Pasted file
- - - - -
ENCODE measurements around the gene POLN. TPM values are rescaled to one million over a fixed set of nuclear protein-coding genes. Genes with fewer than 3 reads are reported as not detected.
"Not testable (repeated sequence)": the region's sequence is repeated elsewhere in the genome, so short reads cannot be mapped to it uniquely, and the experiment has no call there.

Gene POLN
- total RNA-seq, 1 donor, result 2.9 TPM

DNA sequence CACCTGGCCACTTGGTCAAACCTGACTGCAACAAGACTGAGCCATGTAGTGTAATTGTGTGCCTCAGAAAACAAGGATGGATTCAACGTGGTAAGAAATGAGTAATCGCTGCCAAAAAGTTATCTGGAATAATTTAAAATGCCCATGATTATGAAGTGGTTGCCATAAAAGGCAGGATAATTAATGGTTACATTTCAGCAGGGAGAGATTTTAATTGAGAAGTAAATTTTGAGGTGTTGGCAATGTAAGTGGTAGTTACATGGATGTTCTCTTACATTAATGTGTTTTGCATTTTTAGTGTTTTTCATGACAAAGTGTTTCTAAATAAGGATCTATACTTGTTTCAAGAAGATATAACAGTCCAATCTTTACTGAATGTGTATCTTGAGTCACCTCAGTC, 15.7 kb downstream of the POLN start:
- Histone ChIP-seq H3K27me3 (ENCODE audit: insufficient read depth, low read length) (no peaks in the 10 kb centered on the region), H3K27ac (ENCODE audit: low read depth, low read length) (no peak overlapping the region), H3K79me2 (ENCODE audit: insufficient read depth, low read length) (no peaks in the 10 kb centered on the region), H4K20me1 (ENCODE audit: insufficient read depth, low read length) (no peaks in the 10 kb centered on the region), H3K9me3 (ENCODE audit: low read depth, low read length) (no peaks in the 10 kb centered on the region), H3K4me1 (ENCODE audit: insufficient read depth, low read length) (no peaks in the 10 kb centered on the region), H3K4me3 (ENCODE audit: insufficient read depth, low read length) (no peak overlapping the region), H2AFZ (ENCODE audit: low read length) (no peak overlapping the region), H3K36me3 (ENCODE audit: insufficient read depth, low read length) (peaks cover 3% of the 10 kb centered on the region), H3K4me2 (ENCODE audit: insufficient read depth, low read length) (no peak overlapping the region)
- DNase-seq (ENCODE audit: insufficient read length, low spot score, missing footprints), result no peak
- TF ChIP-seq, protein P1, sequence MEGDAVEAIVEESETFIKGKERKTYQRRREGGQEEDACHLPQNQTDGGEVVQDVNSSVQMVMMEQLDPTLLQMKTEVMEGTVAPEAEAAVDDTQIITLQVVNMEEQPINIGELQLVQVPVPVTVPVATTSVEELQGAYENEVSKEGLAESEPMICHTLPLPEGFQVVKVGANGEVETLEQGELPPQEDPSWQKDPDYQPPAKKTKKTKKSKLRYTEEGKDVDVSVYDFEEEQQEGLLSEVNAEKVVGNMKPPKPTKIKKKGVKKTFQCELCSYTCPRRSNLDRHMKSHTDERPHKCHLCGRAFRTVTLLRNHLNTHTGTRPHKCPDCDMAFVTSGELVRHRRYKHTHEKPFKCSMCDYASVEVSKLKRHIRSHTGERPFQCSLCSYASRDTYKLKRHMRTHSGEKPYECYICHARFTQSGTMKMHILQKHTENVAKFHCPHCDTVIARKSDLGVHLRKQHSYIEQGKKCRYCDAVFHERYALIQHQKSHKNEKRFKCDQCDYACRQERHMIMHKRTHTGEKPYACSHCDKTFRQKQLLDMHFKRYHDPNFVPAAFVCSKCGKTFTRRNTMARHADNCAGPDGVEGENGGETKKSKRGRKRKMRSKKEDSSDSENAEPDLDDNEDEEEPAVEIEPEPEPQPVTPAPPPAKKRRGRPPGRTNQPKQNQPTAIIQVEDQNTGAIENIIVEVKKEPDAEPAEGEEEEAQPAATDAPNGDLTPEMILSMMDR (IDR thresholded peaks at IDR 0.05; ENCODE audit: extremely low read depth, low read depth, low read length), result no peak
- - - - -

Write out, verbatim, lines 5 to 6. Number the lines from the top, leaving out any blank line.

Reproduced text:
DNA sequence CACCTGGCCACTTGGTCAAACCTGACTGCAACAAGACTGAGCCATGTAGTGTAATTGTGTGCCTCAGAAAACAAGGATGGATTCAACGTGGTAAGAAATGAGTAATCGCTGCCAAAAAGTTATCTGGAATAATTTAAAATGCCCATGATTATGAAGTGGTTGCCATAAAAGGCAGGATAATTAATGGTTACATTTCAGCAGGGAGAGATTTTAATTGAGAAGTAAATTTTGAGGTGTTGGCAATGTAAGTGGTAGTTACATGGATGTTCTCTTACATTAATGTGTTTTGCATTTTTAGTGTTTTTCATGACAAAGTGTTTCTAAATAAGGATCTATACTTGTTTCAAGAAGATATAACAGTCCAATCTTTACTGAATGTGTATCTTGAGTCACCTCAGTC, 15.7 kb downstream of the POLN start:
- Histone ChIP-seq H3K27me3 (ENCODE audit: insufficient read depth, low read length) (no peaks in the 10 kb centered on the region), H3K27ac (ENCODE audit: low read depth, low read length) (no peak overlapping the region), H3K79me2 (ENCODE audit: insufficient read depth, low read length) (no peaks in the 10 kb centered on the region), H4K20me1 (ENCODE audit: insufficient read depth, low read length) (no peaks in the 10 kb centered on the region), H3K9me3 (ENCODE audit: low read depth, low read length) (no peaks in the 10 kb centered on the region), H3K4me1 (ENCODE audit: insufficient read depth, low read length) (no peaks in the 10 kb centered on the region), H3K4me3 (ENCODE audit: insufficient read depth, low read length) (no peak overlapping the region), H2AFZ (ENCODE audit: low read length) (no peak overlapping the region), H3K36me3 (ENCODE audit: insufficient read depth, low read length) (peaks cover 3% of the 10 kb centered on the region), H3K4me2 (ENCODE audit: insufficient read depth, low read length) (no peak overlapping the region)